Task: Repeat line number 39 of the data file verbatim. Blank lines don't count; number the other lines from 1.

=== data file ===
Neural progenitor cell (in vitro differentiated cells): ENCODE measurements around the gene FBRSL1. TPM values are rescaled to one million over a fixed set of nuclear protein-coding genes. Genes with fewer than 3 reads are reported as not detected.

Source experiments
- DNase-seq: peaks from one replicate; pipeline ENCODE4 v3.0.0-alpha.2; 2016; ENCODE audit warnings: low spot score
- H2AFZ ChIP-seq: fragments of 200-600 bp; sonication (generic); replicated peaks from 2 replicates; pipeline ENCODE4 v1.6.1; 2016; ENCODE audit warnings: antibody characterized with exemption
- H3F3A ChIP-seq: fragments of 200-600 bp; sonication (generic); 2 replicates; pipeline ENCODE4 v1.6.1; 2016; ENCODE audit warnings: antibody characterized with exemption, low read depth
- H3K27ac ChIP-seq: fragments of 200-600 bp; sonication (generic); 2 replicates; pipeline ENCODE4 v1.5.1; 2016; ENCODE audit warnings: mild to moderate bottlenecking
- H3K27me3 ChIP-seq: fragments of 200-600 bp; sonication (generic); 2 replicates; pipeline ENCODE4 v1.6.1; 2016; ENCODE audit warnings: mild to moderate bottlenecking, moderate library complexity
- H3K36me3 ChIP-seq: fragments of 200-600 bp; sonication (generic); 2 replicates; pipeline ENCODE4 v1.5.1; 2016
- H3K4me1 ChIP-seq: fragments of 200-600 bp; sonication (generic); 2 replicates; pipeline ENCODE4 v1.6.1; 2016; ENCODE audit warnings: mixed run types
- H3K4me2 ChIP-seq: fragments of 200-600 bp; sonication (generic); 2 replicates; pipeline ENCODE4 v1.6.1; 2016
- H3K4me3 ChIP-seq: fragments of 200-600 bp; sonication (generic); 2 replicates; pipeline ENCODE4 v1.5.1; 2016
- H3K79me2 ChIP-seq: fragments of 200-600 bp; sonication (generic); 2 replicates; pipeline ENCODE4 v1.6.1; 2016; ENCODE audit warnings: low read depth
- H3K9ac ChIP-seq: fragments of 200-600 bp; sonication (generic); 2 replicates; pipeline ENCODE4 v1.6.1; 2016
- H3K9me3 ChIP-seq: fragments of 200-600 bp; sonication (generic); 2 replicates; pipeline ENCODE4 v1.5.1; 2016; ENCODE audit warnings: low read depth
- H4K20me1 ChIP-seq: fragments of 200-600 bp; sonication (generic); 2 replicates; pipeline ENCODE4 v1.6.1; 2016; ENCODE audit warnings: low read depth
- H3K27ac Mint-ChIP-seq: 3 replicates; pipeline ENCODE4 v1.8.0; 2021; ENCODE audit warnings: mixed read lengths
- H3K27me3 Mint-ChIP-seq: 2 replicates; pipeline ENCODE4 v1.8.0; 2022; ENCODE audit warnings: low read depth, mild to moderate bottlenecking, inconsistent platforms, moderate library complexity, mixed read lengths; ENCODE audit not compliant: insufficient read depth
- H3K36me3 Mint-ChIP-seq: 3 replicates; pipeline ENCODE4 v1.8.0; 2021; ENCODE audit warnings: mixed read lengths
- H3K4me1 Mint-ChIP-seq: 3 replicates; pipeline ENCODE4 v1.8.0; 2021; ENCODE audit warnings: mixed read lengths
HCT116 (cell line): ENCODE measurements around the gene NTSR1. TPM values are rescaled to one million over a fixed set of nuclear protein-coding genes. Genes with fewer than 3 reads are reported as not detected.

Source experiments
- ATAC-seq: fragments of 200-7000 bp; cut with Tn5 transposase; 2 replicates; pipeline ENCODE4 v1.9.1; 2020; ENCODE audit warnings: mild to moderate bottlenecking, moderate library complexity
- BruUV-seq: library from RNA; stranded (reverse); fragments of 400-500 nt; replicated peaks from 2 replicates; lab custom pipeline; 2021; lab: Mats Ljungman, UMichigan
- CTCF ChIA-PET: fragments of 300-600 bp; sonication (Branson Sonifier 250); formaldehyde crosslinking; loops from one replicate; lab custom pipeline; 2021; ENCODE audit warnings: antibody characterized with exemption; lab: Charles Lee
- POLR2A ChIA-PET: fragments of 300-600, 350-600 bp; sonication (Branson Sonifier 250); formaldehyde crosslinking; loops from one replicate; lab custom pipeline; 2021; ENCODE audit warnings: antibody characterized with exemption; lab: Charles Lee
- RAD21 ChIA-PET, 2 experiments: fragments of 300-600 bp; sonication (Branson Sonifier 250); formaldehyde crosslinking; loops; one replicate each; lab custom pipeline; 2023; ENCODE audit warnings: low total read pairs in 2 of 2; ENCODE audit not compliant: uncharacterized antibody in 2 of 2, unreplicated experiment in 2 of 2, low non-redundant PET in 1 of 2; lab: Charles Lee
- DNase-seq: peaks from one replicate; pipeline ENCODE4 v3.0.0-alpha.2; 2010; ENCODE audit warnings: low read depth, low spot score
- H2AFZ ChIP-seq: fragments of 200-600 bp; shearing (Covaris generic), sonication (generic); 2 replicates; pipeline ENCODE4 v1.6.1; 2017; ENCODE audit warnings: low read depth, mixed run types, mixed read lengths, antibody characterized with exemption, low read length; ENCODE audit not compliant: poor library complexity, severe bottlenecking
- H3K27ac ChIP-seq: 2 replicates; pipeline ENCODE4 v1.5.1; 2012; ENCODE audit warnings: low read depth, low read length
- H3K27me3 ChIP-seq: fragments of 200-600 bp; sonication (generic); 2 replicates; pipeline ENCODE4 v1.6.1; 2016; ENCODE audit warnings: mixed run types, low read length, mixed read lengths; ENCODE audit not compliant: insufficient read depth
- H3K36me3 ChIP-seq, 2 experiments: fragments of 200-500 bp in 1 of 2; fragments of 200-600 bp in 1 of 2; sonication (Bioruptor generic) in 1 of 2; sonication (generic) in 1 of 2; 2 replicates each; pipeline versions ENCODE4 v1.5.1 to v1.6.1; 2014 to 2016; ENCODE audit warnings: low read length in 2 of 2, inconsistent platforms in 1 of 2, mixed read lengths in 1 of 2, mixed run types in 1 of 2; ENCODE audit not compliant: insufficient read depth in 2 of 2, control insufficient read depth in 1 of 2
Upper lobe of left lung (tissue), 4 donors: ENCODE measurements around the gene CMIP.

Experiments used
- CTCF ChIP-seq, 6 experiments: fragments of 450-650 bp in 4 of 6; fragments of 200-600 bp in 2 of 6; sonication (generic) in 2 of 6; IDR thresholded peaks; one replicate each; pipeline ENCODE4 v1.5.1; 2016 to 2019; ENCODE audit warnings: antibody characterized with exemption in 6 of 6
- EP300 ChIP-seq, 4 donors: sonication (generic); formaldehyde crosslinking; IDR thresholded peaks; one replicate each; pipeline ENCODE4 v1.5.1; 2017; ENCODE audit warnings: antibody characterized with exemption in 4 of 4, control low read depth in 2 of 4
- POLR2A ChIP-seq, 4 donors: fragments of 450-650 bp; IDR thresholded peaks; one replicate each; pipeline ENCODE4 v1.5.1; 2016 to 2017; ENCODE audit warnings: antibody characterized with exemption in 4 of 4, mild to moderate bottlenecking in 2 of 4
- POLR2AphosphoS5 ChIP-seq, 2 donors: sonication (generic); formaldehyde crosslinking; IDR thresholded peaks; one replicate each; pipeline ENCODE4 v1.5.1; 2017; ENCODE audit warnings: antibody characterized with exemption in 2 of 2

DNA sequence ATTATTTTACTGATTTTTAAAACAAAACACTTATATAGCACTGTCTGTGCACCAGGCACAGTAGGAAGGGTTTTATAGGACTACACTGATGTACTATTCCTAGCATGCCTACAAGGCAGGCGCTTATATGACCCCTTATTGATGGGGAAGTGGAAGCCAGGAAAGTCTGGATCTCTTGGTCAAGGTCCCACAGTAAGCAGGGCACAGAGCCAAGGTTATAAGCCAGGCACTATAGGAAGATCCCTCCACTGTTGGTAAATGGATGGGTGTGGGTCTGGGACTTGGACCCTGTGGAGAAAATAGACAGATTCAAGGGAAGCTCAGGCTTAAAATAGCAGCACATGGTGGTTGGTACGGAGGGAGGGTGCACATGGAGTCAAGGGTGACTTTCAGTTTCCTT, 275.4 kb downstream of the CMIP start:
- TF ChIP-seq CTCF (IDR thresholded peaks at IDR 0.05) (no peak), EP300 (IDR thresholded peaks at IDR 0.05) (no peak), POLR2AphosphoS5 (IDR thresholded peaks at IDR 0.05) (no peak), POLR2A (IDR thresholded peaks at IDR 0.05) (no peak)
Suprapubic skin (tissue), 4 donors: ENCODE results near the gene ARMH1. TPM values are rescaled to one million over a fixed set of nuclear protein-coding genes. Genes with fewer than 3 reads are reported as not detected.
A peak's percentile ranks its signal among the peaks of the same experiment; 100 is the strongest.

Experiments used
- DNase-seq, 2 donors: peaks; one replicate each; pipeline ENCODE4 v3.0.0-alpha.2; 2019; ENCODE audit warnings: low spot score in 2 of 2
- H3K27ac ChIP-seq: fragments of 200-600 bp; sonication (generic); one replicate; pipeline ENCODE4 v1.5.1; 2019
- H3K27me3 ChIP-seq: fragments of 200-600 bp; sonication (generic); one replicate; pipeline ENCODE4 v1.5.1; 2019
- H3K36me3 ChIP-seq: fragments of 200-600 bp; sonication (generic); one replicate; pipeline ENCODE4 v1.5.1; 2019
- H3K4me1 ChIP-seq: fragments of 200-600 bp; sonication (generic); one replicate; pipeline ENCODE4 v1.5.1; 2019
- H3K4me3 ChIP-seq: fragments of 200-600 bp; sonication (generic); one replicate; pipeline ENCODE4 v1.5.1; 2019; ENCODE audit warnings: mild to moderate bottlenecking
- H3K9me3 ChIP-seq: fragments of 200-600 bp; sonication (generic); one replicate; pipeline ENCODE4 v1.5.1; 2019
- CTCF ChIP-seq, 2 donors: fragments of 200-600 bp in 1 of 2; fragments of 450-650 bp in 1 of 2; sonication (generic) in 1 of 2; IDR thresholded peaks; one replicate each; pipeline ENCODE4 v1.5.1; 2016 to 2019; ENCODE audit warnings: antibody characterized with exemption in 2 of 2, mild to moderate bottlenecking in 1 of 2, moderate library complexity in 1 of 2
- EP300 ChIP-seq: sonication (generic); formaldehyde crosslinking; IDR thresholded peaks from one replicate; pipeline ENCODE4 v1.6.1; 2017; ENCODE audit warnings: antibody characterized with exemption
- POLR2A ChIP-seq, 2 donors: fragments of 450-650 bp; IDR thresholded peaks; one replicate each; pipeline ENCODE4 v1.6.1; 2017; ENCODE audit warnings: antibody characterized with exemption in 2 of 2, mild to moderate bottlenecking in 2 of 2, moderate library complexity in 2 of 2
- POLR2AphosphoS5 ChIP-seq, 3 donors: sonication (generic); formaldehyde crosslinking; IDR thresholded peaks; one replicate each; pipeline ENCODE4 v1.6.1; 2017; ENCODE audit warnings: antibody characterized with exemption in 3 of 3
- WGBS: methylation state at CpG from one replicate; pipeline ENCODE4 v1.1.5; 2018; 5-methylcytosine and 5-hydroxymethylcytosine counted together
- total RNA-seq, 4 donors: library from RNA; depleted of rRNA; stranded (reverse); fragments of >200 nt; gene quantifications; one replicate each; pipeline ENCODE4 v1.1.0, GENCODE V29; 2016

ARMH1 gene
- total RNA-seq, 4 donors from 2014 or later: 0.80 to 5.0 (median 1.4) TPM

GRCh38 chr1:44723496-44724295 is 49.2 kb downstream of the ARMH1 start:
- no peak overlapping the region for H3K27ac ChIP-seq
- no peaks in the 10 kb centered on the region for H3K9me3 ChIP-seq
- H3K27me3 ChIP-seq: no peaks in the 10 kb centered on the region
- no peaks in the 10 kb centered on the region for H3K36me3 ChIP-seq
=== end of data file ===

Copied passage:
- TF ChIP-seq CTCF (IDR thresholded peaks at IDR 0.05) (no peak), EP300 (IDR thresholded peaks at IDR 0.05) (no peak), POLR2AphosphoS5 (IDR thresholded peaks at IDR 0.05) (no peak), POLR2A (IDR thresholded peaks at IDR 0.05) (no peak)